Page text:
I could look at graduation rates and see that males are graduating at a much lower rate than females in my university.  Should I favor men in order to even the odds? Of course not. Even though some of the worst students I have had are white males...  

I had two students dominate, or at least predominate, my two classes last semester.  One was an African American male, the other was a white female. I didn't try to shut them down, but I did make sure that they weren't the only people speaking.  

I have Latino students who speak better Spanish. They are at an advantage, since class is only in Spanish. Should I call on the more because they are more oppressed, or less because they are comparatively advantaged in this particular situation?  

There isn't some huge competition to participate. Many students, the majority in fact, don't want to say anything at all.  I'll still make them say something from time to time, but I want to be a professor, not a dentist.

Should I call more on students who do not seem as gender normative? So I am supposed to make a judgment about someone based on their external mannerisms? Their skin color? Their last name? Should I favor Asian over whites, or vice-versa? How should I treat Jews? International students? Should I ask for students' or parents' tax returns to see how well off they are?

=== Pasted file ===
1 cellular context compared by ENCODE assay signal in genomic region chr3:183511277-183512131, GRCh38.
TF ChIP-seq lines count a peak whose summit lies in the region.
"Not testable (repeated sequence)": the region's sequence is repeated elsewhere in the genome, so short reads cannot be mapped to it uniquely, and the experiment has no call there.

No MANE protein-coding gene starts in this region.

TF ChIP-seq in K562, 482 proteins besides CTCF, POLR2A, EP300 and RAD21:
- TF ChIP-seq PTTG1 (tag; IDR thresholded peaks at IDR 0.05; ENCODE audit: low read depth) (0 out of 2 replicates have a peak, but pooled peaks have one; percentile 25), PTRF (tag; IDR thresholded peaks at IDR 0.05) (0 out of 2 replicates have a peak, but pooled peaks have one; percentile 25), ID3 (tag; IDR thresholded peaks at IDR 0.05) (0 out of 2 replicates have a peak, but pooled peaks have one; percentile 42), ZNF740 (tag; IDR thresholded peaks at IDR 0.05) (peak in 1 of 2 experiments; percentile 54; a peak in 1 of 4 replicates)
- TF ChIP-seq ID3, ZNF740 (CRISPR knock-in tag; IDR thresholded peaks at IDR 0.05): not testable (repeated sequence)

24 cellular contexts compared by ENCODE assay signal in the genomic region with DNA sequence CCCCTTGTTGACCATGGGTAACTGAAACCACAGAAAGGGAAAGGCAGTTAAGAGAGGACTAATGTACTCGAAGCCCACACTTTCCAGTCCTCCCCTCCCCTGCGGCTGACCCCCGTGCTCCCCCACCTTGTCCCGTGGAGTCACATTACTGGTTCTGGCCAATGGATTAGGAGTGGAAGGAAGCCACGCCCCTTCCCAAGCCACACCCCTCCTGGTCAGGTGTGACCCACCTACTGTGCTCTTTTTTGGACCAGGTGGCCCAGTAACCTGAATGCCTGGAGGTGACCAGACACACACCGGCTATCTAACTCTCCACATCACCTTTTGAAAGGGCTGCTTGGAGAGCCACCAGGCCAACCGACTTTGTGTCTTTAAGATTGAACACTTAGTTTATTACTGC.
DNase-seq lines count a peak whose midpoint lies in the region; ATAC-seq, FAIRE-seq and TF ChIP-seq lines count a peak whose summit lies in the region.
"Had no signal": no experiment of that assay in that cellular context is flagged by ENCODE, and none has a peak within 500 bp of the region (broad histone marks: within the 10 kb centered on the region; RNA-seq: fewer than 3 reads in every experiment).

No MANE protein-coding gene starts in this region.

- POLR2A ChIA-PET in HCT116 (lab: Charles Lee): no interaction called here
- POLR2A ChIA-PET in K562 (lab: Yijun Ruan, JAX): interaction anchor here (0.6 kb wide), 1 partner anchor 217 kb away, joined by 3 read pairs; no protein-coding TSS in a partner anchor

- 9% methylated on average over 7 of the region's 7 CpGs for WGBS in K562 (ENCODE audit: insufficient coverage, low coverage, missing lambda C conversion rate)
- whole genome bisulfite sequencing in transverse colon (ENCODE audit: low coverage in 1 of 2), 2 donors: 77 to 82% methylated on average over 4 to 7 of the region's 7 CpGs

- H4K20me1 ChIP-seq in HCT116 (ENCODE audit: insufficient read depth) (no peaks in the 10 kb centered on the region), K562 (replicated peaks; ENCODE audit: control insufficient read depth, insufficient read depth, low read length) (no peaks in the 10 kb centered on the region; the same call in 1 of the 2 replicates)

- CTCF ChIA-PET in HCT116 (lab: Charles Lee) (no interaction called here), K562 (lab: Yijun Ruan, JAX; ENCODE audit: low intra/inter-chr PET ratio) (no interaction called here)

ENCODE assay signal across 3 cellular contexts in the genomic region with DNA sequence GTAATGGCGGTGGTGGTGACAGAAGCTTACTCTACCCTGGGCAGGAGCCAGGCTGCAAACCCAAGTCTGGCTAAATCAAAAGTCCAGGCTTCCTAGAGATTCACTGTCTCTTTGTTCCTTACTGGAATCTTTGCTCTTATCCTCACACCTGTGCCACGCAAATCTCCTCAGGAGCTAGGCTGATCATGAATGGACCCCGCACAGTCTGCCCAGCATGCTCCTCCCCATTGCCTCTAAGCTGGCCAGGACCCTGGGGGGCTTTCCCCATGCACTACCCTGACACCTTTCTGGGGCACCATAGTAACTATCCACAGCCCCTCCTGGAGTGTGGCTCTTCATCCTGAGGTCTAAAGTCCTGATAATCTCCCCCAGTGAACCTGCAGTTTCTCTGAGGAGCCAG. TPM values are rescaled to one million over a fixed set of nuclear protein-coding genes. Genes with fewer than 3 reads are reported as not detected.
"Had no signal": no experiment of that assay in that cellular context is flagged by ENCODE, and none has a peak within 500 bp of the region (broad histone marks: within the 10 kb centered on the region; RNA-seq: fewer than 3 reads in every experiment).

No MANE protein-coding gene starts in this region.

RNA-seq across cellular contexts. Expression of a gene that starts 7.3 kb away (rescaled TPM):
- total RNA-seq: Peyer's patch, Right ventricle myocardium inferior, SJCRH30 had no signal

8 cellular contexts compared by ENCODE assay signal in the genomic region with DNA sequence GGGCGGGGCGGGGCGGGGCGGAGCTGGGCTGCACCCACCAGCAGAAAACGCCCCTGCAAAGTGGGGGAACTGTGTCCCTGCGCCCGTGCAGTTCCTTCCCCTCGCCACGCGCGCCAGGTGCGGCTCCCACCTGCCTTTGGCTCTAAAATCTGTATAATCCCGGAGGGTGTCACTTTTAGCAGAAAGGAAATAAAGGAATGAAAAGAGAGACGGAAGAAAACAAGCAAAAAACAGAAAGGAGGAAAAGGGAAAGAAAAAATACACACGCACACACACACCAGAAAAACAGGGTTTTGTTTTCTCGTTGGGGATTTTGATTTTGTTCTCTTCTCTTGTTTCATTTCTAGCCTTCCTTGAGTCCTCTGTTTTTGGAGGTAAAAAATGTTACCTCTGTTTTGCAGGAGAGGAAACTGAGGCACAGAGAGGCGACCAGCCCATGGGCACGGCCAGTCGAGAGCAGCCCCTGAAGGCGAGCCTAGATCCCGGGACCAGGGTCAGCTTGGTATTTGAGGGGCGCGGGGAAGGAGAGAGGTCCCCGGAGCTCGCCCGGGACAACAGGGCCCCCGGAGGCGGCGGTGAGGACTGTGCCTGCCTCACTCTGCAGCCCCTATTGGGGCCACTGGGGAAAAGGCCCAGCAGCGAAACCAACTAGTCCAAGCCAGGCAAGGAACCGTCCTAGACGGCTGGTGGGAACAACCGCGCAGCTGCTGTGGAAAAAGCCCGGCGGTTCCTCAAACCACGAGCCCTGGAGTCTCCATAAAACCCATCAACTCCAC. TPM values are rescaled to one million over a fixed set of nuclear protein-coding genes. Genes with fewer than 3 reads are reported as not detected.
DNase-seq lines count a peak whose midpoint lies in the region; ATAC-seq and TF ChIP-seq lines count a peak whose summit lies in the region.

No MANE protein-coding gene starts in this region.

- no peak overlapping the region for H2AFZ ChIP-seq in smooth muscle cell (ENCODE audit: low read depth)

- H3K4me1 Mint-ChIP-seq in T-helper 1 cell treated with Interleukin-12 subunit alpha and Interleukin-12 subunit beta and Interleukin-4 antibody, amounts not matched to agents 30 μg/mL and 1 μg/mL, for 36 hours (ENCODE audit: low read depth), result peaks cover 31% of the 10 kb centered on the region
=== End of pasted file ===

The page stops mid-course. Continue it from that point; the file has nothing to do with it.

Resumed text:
If my students knew I was calling on them more or less based on their race / gender / perceived gender identity, would they like it? Yes, you seem like you're gay, so I'll call on you more than the guy sitting next to you. Wouldn't then the straight white guy with an invisible disability make his own claim? To announce that you were going to do this would be disastrous. The woman who tweeted that she would call on white males only "if she had to" is practicing overt discrimination. Of course the right wing picked up on it, but that does not make it right. Sometimes seemingly progressive ideas are simply terrible.

Monday, October 23, 2017

Other plagiarism arguments

People overly concerned with tracking down and denouncing plagiarism have defective characters.  They are small-minded, reactionary bullies.

Since the fine people accused of plagiarism will likely feel bad about it, the main reaction should be to feel sorry for them / defend them against "lynch mobs" and "witch hunts."

Nobody is that original anyway.  We should be humble and not take these things too seriously.

Originality is over-rated in the first place.  It is a just "fetish."